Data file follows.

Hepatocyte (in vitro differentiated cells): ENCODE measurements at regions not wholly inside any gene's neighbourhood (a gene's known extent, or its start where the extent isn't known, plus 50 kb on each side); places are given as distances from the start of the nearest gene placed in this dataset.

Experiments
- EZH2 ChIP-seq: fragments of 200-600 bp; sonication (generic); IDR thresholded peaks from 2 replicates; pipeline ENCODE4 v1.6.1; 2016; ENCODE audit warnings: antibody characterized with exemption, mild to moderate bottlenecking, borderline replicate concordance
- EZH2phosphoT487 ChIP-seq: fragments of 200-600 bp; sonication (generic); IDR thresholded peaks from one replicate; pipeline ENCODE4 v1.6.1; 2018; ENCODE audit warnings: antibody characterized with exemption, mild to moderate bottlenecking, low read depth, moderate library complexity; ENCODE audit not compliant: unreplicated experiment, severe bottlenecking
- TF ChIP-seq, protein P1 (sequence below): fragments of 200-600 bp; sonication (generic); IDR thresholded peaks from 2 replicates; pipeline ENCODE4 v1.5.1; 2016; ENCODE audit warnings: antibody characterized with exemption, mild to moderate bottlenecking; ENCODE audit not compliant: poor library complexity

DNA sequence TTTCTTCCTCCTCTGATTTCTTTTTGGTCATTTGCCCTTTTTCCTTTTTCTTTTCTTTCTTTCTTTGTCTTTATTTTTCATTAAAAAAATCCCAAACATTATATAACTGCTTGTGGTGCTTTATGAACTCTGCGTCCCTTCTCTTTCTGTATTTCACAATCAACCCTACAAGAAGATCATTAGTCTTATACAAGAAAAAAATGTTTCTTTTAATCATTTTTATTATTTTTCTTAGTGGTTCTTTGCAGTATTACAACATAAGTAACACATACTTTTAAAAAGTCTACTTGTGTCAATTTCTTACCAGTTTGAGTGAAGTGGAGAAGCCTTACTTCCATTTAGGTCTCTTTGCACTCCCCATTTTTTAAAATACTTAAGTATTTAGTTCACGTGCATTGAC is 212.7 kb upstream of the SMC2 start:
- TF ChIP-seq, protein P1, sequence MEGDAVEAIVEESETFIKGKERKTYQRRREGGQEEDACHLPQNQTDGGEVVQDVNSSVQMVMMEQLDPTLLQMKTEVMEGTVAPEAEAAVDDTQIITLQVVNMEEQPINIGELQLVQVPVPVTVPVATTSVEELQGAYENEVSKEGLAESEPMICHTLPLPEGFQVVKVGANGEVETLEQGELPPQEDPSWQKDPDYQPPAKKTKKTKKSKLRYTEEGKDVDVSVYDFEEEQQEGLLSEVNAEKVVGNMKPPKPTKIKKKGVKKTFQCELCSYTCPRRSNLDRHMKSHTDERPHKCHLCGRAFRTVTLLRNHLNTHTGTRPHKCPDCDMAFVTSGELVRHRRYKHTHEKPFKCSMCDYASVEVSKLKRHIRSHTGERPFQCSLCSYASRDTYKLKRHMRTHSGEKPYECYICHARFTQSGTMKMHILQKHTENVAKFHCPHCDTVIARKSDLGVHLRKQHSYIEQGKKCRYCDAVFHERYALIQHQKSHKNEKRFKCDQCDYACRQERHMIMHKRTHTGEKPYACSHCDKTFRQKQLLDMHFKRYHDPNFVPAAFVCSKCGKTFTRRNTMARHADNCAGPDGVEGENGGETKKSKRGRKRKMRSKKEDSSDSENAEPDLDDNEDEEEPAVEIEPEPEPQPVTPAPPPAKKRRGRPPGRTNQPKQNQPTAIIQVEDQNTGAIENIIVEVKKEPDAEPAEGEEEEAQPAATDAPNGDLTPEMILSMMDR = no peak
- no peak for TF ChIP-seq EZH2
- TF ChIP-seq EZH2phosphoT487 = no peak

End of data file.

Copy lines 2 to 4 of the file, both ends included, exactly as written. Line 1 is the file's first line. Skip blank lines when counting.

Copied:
Experiments
- EZH2 ChIP-seq: fragments of 200-600 bp; sonication (generic); IDR thresholded peaks from 2 replicates; pipeline ENCODE4 v1.6.1; 2016; ENCODE audit warnings: antibody characterized with exemption, mild to moderate bottlenecking, borderline replicate concordance
- EZH2phosphoT487 ChIP-seq: fragments of 200-600 bp; sonication (generic); IDR thresholded peaks from one replicate; pipeline ENCODE4 v1.6.1; 2018; ENCODE audit warnings: antibody characterized with exemption, mild to moderate bottlenecking, low read depth, moderate library complexity; ENCODE audit not compliant: unreplicated experiment, severe bottlenecking